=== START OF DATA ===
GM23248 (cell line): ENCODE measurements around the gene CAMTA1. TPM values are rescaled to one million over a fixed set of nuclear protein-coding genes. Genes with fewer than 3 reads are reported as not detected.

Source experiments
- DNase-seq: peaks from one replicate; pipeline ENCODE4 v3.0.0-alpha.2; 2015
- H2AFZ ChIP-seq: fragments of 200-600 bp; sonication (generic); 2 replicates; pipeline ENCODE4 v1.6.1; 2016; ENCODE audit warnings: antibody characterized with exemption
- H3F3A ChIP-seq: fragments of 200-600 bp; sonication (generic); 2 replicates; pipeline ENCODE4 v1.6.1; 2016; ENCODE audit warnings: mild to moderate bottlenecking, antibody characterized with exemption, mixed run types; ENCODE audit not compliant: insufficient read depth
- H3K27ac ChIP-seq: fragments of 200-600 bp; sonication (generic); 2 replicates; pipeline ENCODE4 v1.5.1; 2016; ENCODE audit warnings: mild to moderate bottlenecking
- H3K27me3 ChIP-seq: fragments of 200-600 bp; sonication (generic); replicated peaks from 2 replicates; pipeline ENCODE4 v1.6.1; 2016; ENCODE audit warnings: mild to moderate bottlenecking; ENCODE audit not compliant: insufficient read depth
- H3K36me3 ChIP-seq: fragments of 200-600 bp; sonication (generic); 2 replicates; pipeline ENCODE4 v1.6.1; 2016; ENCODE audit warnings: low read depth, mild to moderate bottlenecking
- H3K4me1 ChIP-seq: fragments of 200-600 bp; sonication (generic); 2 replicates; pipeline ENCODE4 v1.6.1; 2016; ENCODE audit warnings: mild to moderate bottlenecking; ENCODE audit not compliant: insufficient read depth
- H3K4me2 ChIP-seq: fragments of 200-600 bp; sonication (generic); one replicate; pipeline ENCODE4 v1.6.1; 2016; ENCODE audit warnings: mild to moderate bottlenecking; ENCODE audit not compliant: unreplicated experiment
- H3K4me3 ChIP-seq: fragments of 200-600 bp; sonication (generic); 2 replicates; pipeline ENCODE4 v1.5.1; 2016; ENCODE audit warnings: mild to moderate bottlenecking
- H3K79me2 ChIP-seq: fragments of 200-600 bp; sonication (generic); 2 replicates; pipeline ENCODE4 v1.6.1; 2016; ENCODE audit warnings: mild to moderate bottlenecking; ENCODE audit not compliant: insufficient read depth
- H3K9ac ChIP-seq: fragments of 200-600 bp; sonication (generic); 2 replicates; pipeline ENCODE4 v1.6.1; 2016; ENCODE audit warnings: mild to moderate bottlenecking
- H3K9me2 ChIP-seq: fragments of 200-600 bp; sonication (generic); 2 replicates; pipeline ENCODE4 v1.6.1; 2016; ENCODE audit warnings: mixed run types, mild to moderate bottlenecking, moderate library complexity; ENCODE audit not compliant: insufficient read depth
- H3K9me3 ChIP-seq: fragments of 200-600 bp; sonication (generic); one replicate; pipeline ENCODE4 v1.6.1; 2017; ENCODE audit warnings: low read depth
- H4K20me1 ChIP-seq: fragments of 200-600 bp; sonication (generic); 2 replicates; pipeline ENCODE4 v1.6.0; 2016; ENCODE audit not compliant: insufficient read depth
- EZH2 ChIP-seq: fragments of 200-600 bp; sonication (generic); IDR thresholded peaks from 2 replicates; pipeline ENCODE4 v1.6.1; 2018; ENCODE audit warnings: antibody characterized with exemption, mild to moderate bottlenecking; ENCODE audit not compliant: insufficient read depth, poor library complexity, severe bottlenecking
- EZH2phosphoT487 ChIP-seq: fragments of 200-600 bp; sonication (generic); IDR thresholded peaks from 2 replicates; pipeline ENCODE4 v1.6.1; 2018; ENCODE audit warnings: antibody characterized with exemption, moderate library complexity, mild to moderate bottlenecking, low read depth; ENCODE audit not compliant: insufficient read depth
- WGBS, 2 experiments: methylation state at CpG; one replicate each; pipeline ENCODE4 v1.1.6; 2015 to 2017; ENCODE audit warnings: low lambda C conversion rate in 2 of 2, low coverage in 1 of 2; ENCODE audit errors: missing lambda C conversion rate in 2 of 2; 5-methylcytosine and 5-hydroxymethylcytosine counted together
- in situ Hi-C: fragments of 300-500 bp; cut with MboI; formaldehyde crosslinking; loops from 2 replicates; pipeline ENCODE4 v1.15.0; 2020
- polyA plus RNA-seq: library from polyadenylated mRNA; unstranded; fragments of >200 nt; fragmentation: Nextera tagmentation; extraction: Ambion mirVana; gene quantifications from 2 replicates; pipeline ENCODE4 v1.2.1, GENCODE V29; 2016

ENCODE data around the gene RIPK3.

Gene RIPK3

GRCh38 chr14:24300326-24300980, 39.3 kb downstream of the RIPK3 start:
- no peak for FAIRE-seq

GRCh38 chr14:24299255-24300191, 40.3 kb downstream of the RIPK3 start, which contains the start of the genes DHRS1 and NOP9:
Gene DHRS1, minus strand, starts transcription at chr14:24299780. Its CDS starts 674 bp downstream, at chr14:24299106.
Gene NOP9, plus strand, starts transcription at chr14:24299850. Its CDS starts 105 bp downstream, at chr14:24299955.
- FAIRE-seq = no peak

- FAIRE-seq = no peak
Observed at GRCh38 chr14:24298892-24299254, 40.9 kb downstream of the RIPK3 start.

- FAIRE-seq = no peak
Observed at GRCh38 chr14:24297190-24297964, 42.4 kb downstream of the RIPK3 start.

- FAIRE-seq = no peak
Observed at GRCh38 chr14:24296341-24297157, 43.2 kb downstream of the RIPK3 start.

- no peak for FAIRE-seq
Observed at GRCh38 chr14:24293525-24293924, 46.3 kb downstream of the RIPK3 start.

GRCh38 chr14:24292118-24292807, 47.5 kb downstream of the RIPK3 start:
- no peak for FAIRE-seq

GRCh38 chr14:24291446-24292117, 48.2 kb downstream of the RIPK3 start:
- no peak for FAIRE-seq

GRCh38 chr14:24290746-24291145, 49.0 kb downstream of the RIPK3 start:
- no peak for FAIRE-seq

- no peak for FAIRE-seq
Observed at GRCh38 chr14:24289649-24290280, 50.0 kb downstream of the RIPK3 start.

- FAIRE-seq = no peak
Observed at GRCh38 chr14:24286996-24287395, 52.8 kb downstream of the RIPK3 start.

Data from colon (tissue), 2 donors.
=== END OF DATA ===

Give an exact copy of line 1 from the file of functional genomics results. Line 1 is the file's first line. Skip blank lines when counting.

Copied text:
GM23248 (cell line): ENCODE measurements around the gene CAMTA1. TPM values are rescaled to one million over a fixed set of nuclear protein-coding genes. Genes with fewer than 3 reads are reported as not detected.